The Case for a HomePod with a Screen

Google has announced the Google Home Hub, a 7-inch tablet/speaker combo designed to live in your kitchen or perhaps on your nightstand.

It is powered by the Google Assistant, can stream from various media services, show images in your Google Photos library and control a wide range of smart home devices.

Then there's the Echo Show. At $229, it's $80 more than the Google Home Hub, but comes with a 10-inch screen and is powered by Alexa. While not as web-savvy as the Google Assistant, Alexa boasts an ever-growing library of Skills that it can use to control all sorts of devices and pull data from various sources across the web.

Apple, of course, is not playing in this particular product sandbox.

The HomePod, of course, is often compared to the Google Home and Amazon Echo speakers on the market, even if Apple likes to think of it as a "music first, smart assistant second" device. But I think Apple could make a move here that would be compelling for those of us in the Apple ecosystem, using services like iCloud and Apple Music over Gmail and Spotify.

Let's imagine what this product could be like. For lack of a better name, let's call in the HomePad.


I am no expert in hardware design. The desk I built for my office is literally an old door screwed to some second-hand Ikea desk legs. Despite my lack of finesse in this area, it's easy to see how Apple could build something to compete in this category.

Jony Ive could just stick an iPad or iPad mini to a HomePod and boom! A new device is born.

While I'm sure a HomePad would be carefully considered and appear to float about the countertop, effortlessly, as if it wants to be there, a screen between 7.9 and 9.7 inches would make this product fit in line with what Amazon and Google are already shipping. I'd say just gaff tape these two products together and go on vacation, Jony.

Using the HomePod would also make Apple's product sound way, way better than anything Amazon or Google are currently selling. Even now, I find myself surprised at just how good the HomePod sounds, and that sort of technology would be great in a product with a screen.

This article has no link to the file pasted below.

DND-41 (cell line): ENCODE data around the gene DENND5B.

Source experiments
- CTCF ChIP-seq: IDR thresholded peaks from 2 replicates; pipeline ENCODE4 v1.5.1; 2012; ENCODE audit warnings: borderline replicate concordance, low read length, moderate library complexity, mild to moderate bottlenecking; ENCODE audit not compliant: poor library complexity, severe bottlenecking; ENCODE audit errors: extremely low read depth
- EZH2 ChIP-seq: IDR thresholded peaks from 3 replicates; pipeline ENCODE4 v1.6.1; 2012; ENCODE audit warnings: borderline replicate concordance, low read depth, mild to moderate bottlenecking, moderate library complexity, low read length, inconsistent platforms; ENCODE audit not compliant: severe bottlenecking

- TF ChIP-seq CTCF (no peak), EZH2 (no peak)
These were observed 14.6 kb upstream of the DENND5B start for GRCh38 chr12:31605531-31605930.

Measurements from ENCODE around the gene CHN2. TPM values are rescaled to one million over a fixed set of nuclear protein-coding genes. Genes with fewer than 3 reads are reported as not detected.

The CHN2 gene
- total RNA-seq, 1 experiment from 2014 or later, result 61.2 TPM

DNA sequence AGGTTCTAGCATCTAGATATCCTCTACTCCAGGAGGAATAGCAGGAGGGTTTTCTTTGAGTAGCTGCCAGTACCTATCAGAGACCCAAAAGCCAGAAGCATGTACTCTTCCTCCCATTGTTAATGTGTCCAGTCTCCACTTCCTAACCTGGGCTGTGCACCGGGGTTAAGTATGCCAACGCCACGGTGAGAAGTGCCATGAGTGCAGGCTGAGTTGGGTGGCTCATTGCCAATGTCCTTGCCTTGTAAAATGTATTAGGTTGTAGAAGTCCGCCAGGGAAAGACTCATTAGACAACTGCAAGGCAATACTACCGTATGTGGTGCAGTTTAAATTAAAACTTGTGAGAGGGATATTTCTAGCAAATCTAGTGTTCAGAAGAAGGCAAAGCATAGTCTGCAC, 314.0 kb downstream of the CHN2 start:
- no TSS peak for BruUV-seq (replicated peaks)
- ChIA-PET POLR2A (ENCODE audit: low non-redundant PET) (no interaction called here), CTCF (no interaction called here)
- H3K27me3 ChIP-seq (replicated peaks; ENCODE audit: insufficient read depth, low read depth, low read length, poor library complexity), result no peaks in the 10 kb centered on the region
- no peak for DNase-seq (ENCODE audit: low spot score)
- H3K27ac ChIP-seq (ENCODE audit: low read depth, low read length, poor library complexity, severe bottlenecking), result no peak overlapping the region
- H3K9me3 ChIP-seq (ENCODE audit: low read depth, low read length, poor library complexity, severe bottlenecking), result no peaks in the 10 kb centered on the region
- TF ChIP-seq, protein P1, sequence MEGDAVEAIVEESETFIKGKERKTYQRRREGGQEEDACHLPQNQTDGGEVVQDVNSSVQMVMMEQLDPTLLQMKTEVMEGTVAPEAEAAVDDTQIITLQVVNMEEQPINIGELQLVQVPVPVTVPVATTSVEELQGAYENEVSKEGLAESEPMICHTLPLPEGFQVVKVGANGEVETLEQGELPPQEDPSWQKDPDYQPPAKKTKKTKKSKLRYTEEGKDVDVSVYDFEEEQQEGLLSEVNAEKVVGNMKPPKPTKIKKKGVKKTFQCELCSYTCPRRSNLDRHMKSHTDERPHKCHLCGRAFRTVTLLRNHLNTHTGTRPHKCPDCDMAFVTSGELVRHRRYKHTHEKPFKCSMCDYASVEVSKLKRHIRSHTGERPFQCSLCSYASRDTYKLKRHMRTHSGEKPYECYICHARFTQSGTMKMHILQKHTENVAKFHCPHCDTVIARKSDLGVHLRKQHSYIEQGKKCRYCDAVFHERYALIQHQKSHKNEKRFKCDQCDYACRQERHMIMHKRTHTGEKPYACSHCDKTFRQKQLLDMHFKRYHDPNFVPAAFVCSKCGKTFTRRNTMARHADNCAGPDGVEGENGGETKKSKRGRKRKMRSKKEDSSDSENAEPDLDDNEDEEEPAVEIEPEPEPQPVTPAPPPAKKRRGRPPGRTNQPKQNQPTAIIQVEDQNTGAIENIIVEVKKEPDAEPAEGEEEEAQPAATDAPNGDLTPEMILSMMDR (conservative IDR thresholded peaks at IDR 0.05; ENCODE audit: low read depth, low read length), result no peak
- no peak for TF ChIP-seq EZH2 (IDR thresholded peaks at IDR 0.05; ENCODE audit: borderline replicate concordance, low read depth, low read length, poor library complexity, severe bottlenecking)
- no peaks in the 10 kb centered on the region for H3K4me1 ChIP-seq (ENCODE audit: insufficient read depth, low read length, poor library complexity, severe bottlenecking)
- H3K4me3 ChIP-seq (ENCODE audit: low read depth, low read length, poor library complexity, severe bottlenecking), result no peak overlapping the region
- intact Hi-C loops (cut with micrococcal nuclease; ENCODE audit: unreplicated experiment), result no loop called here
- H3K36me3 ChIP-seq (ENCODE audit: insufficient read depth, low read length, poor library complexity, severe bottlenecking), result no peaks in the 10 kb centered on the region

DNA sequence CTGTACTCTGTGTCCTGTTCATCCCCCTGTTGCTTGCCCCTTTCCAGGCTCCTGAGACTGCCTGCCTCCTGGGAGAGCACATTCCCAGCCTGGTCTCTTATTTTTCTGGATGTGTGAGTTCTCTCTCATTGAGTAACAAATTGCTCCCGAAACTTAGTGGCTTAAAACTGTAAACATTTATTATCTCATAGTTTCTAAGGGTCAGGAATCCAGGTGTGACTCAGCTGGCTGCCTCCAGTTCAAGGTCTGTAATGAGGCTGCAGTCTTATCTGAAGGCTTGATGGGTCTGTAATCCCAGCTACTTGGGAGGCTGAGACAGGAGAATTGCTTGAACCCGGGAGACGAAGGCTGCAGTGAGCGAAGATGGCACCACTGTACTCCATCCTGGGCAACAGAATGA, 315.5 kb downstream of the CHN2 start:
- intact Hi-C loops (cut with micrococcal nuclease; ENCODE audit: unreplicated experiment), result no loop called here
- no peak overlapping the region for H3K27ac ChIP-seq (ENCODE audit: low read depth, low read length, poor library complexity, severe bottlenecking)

Of course, if Apple really did velcro an iPad and HomePod together, it would be a very expensive product, but I'll leave that for Jeff Williams to work out as Apple COO. Apple can't walk in with a $749 device here.

A hot-button topic when discussing these products is privacy. The Echo Show houses a camera, which makes some people (understandably) uneasy about putting one in the bedroom. On the other hand, the Google Home lacks a camera.

I think Apple would want to include a camera of FaceTime calls, but I would want the company to do a very un-Apple-like thing: include a physical shutter to close the camera off and a switch to disable the microphones. I think knowing that a device isn't watching or listening is critical this day and age.

(The original iSight camera was an external FireWire webcam and included a clever way to cover up the lens. Apple could do it again.)


Of course, the magic of this device would be the software.

While I would want — and expect — this device to run iPad apps natively, I think a home screen full of apps is the wrong default user interface. That should be present, but Siri should be the primary way to interact with the device.

In addition to all the normal Siri stuff, Apple could use the technology to surface memories from iCloud Photo Library, show alerts about the rain storm on its way, remind people of upcoming events and more. In thinking about this, I keep seeing a beefed-up version of the Siri Apple Watch face.

Information from third-party applications, either on the device or on a paired iPhone, could be shown in-line with content and information from Apple and its services.

Imagine a world where developers could surface more visual information to Siri. The command would change from "Find me a cookie recipe" to "show me recipes of cookies."

Third-party apps would be a real game-changer in this category. While Alexa and Google Assistant are both extensible, the OSes they are tied to don't hold a candle to iOS and its broad ecosystem.

By supporting iPad apps, it would mean the HomePad would have access to things like Overcast, Netflix, YouTube, and many, many more media apps. Productivity apps would probably be less popular, but still a nice addition over what can be done on these types of products today.

Of course, being half-HomePod, this device would be a killer Apple Music client, showing lyrics on its screen as music plays, while also offering easy-to-use controls on screen to skip tracks, change volume, etc.

One area that Siri trails Google Assistant is in the recognition of multiple voices. Google can tailor an experience based on who is talking, and be more helpful in the kitchen, Siri should gain this ability as well.

As frustrating as it can be that a HomePod is more or less tied to one Apple ID for things like Messages and other personal data, a device with a screen in the kitchen would be doubly frustrating if locked to a single user.

The Future

I don't know if this category of devices will take off. I know for some, even a smart speaker is a bridge too far. However, I think with a screen, these devices can be more useful and compelling.

If the Echo Show and Google Home Hub do prove to have a future, I'm sure Apple will be looking at them, coming up with ways to differentiate with a product of their own. Apple often does its best work when it moves into an existing market and turns it upside down. It worked for the iPod, iPhone, and iPad. It's a playbook that will continue to work, and could prove very interesting in the kitchen.

Stephen Hackett

Stephen Hackett is the co-founder of the Relay FM podcast network. He's written about Apple for seven years at 512 Pixels, and has more vintage Macs than family members living in his Memphis, TN home.